The preamble attests to the mixed heritage of the treaty and the diverse aspirations it embodies. Among other things, the preamble recalls the prohibition on the threat or use of force under the UN Charter, refers to the 'general principle of the protection of the civilian population against the effects of hostilities', recalls that 'the right of the parties to an armed conflict to choose methods or means of warfare is not unlimited', and that it is prohibited to use weapons, projectiles and material and methods of warfare of a nature to cause superfluous injury or unnecessary suffering.
In the preamble, States Parties also 'confirm their determination that in cases not covered by this Convention and its annexed Protocols or by other international agreements, the civilian population and the combatants shall at all times remain under the protection and authority of the principles of international law derived from established custom, from the principles of humanity and from the dictates of public conscience' - recalling the so-called 'Martens clause', which made its first appearance in the preamble to the 1899 Hague Convention (II) with Respect to the Laws and Customs of War on Land.
Article 1 of the CCW specifies that the Convention and its annexed Protocols apply in international armed conflicts, referred to in Article 2 common to the 1949 Geneva Conventions and Article 1(4) of 1977 Additional Protocol I. For States Parties to the Convention that have ratified the Amendment to Article 1 adopted on 21 December 2001, the CCW, as amended, also applies in situations of non-international armed conflict, referred to in Article 3 common to the 1949 Geneva Conventions. Paragraph 3 of Amended Article 1 makes it clear that in case of a non-international armed conflict in the territory of a State Party to the CCW, as amended, 'each party to the conflict shall be bound to apply the prohibitions and restrictions of this Convention and its annexed Protocols'. Consequently, the CCW, as amended, as well as its protocols, are directly applicable to non-state actors that are parties to a non-international armed conflict on the territory of a state that has ratified the Amendment to Article 1.Article 1(2 and 3) of 1996 Amended Protocol II already extended the scope of application of that protocol to non-international armed conflicts. See Art. 7(4) of the CCW concerning relations between a High Contracting Party and an authority representing a people referred to t in Art. 96(3) of 1977 Additional Protocol I.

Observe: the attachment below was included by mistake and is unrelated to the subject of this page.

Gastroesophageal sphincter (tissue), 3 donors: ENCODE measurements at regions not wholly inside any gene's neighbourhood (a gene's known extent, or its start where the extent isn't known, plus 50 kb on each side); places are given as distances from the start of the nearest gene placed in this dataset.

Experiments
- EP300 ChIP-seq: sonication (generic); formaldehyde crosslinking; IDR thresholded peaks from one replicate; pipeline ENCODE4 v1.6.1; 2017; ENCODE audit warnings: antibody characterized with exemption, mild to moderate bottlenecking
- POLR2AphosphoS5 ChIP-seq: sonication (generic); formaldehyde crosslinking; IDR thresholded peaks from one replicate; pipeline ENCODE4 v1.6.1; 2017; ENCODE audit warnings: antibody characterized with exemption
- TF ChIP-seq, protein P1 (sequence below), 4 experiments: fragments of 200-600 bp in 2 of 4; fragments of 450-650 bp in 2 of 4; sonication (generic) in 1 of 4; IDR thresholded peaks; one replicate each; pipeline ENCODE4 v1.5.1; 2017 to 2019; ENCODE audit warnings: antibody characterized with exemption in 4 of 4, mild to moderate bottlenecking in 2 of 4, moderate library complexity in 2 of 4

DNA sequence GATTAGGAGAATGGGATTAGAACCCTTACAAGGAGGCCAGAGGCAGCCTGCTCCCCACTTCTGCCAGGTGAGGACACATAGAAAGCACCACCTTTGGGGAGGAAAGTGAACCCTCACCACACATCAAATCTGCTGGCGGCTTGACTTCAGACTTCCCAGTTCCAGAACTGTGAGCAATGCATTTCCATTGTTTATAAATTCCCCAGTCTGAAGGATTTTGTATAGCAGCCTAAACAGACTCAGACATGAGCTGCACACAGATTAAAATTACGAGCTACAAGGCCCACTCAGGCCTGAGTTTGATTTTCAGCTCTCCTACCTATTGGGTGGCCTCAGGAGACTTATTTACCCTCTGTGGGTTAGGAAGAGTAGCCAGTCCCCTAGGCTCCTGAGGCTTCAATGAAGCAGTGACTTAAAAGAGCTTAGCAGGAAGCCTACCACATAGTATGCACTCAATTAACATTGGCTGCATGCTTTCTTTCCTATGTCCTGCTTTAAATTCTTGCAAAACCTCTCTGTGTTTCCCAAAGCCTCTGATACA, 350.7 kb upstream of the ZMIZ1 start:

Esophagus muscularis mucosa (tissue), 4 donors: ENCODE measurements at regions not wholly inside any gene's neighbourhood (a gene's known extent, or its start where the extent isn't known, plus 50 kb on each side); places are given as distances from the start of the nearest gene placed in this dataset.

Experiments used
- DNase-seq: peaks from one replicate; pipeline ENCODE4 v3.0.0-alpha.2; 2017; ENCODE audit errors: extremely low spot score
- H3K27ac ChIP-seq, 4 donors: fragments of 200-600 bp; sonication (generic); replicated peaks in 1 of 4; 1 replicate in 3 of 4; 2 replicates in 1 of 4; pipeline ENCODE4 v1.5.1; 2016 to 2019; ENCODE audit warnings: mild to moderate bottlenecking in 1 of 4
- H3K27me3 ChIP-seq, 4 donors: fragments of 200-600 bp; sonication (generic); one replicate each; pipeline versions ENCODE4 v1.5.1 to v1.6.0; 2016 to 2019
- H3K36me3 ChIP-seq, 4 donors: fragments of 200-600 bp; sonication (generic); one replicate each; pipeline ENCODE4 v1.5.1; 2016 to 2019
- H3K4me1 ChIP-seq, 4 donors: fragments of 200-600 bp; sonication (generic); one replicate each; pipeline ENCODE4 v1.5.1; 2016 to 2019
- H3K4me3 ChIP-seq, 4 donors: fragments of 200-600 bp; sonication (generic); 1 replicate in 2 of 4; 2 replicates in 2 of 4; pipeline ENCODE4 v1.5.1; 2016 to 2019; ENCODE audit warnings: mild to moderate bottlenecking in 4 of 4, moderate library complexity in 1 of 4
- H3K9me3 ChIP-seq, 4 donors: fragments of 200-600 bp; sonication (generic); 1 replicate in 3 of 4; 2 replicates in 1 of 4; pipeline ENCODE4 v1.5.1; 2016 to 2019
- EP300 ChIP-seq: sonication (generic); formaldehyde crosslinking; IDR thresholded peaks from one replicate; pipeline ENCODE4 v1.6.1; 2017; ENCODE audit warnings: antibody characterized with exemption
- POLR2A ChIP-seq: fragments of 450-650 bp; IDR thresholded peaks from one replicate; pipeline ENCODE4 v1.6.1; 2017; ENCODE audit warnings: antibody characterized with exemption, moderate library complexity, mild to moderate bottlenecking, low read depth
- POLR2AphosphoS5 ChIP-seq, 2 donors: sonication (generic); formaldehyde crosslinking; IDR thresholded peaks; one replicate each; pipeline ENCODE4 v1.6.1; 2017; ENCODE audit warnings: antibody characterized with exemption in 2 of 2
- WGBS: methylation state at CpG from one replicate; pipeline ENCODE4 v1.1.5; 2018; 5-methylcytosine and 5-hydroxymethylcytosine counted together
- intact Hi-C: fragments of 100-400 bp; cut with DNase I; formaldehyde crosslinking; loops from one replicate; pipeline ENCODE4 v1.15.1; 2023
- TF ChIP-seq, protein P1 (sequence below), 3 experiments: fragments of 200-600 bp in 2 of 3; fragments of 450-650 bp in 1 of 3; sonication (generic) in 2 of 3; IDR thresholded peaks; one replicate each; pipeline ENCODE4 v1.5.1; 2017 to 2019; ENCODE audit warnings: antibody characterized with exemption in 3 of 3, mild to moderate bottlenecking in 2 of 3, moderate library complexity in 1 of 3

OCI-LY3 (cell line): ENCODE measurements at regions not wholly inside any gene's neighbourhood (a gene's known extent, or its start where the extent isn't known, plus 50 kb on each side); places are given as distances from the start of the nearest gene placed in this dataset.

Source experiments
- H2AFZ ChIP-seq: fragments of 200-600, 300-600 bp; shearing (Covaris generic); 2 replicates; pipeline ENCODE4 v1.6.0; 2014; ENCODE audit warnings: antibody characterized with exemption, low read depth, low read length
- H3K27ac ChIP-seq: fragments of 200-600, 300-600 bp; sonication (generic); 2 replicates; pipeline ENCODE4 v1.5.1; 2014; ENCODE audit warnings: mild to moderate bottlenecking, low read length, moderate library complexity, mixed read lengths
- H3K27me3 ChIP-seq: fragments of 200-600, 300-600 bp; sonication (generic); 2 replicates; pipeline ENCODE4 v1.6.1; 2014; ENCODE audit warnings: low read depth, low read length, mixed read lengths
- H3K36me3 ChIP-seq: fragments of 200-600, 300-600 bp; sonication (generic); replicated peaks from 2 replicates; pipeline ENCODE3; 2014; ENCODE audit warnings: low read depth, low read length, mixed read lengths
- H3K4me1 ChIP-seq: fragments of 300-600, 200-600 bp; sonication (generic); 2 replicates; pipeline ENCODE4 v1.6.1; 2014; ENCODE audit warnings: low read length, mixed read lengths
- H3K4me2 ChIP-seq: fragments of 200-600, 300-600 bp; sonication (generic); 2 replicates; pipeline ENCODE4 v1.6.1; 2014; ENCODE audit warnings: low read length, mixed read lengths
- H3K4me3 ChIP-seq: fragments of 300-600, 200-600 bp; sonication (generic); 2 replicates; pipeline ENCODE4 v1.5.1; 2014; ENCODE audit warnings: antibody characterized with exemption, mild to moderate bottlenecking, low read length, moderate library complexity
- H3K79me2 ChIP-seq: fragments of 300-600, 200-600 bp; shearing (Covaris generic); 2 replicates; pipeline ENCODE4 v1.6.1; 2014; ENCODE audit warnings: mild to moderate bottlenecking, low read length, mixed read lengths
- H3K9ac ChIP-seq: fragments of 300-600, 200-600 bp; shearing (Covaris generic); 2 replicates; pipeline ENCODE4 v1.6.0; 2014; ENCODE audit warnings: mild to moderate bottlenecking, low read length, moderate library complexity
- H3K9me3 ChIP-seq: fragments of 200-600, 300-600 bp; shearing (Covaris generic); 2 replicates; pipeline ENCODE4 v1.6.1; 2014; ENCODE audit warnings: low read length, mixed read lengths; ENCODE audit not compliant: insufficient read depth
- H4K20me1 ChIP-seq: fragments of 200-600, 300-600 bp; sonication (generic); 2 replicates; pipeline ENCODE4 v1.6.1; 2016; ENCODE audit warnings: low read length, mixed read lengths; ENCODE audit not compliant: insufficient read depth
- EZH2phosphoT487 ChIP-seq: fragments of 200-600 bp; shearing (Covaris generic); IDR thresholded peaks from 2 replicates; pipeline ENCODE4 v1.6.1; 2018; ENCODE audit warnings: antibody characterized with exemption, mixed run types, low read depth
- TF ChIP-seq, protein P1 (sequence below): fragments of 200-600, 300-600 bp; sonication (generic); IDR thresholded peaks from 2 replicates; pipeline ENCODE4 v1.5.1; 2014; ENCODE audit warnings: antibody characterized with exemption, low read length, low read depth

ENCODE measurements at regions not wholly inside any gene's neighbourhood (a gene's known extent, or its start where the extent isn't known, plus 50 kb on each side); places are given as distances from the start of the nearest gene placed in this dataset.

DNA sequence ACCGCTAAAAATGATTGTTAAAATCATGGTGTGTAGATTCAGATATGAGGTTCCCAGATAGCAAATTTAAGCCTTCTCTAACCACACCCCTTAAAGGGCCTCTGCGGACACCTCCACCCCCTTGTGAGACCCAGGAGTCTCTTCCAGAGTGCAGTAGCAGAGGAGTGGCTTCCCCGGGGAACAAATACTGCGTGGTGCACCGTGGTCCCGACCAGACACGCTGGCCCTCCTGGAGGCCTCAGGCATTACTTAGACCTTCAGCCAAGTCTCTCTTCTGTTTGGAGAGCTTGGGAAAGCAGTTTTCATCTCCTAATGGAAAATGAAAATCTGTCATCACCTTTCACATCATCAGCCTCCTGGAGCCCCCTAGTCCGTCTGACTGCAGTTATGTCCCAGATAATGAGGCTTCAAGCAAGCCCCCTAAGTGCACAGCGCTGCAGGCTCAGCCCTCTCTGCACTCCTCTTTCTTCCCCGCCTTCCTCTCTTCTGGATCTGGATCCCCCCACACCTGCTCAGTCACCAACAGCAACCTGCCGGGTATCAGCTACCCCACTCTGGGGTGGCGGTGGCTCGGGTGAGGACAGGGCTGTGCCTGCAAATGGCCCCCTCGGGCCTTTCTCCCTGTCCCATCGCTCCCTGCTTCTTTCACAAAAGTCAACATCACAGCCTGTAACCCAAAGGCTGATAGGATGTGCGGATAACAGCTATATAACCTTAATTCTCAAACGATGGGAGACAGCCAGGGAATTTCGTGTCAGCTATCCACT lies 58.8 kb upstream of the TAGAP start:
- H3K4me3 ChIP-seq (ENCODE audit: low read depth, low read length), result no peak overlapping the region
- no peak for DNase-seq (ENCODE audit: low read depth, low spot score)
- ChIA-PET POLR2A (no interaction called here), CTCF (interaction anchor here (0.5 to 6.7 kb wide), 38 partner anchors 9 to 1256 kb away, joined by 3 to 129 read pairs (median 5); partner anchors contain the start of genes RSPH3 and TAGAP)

Article 8 provides the modalities for the review and amendment of the Convention and for the adoption of additional protocols. The structure of the treaty regime, composed of an umbrella treaty containing general provisions and specific prohibitions or restrictions on particular weapons contained in additional protocols allows for a flexible response to future concerns through the adoption of new protocols.Already the 1868 Saint Petersburg Declaration attests to the challenge posed to international legal regulation by the evolution of military technology. (See the last paragraph of the Declaration.)
In addition, an open-ended Group of Governmental Experts (GGE), established by the Second Review Conference of the CCW in 2001, can be mandated by the Meeting of States Parties to consider new issues relating to conventional weapons. In the past, the GGE has been mandated to consider explosive remnants of war (ERW), mines other than anti-personnel mines (MOTAPM), small calibre weapons and ammunition, cluster munitions, improvised explosive devices (IEDs), and autonomous weapons systems. Not all of these discussions have yielded tangible results.More information can be found on the website of the United Nations Office in Geneva.
Last updated on: 28 October 2015